The White Houseâ€™s IP czar Victoria Espinel is calling on Congress to further expand and toughen U.S. intellectual property law, which is already among the most sweeping and strictest in the world.
The legitimate desire to address some serious counterfeiting abuses – such as medications or industrial components used in defense products – has been hijacked to create draconian proposals to alleviate the content industry of the burden of protecting its own interest using its own extensive resources. The government’s role in protecting the public’s right to safe medicine and component parts should not be allowed to morph into supplanting the responsibility of private companies to use existing legal remedies to remove possibly infringing content online and bring legal action against those involved.
â€œThe government has shown how its zeal leads to carelessness in its unprecedented efforts to widely seize domain names for IP enforcement, which ICE undertook this year. Sites were wrongfully shut down based on allegations the user was engaged in criminal conduct deemed lawful by their courts. We are concerned the same low threshold will be used in making decisions to spy on U.S. citizens.
â€œSome in Congress and the White House have apparently decided that no price is too high to pay to kowtow to Big Content’s every desire, including curtailing civil liberties by expanding wiretapping of electronic communications. Even the controversial USA PATRIOT Act exists because of extraordinary national security circumstances involving an attack on our country. Does Hollywood deserve its own PATRIOT Act?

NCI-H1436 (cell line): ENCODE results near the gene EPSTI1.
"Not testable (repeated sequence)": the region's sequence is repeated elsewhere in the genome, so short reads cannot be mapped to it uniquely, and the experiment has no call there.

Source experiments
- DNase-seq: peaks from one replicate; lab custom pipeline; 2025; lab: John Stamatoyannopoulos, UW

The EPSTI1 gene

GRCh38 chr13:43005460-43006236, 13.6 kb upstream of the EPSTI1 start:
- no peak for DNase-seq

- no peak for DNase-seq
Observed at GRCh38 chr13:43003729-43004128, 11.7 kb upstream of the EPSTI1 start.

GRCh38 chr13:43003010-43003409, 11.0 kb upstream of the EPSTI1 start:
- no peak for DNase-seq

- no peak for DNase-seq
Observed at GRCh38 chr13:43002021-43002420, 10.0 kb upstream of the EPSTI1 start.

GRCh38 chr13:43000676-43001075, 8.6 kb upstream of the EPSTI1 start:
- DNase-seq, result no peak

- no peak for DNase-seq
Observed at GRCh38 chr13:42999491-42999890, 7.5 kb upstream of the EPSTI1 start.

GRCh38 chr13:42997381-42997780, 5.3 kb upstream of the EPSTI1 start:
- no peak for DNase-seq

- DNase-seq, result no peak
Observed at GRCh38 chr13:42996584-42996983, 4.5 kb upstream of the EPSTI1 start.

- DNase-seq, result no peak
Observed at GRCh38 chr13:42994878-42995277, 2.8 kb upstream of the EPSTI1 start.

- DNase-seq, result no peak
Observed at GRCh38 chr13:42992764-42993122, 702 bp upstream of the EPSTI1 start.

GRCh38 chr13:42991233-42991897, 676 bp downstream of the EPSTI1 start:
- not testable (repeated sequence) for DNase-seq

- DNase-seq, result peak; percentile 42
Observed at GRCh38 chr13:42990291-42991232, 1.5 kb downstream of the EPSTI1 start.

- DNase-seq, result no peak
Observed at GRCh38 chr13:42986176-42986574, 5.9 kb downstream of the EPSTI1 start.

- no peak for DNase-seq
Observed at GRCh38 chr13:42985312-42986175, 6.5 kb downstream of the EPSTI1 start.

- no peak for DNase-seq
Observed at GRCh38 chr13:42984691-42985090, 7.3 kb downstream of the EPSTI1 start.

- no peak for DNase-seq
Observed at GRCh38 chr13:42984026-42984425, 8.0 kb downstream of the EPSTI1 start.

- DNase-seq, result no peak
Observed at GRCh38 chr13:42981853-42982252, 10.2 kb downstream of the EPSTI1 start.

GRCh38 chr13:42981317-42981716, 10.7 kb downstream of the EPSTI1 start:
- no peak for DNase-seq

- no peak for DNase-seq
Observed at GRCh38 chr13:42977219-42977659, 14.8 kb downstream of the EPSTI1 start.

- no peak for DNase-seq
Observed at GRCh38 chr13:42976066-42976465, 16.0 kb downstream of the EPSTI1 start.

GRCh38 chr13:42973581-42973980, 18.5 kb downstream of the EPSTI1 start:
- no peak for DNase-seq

â€œThis is the latest indication of the extent to which the content industry has infiltrated this administration and managed to turn the Administration’s IP agenda into a policy which protects old business models at the expense of consumers, citizens’ rights and our most innovative job creating industries.â€
Wham. Blam. Zowie.
Espinel’s post was created by the Prioritizing Resources and Organization of Intellectual Property (Pro-IP) Act of 2008 signed into law by President Bush.
The legislation was vigorously opposed by the Department of Justice, find their position here courtesy of the EFF. The main objection is that the DOJ will now have the power to bring civil actions and is forced to turn the proceeds over to private industry, essentially making what is now a private system of enforcing copyright and trademark laws a government function. The DOJ also felt that appointment of an IP Czar with the duties described in the legislation would violate the principle of separation of powers between the Executive and Legislative branches of government.
The Justice Department mandate was removed to ease their objections. The IP Czar post remained and Espinel was appointed in 2009; the CCIA is clearly not impressed with her direction.
I can’t say I’m impressed either. Hard to believe she studied at the LSE — first they are caught red handed on Libya, now this? I would caution the White House not only on grounds of questionable justification (who really believes IP alone has the same risk calculation as terrorism or assassination?) but on the fact that broadening the wiretap for vague commercial interests will seriously weaken national security.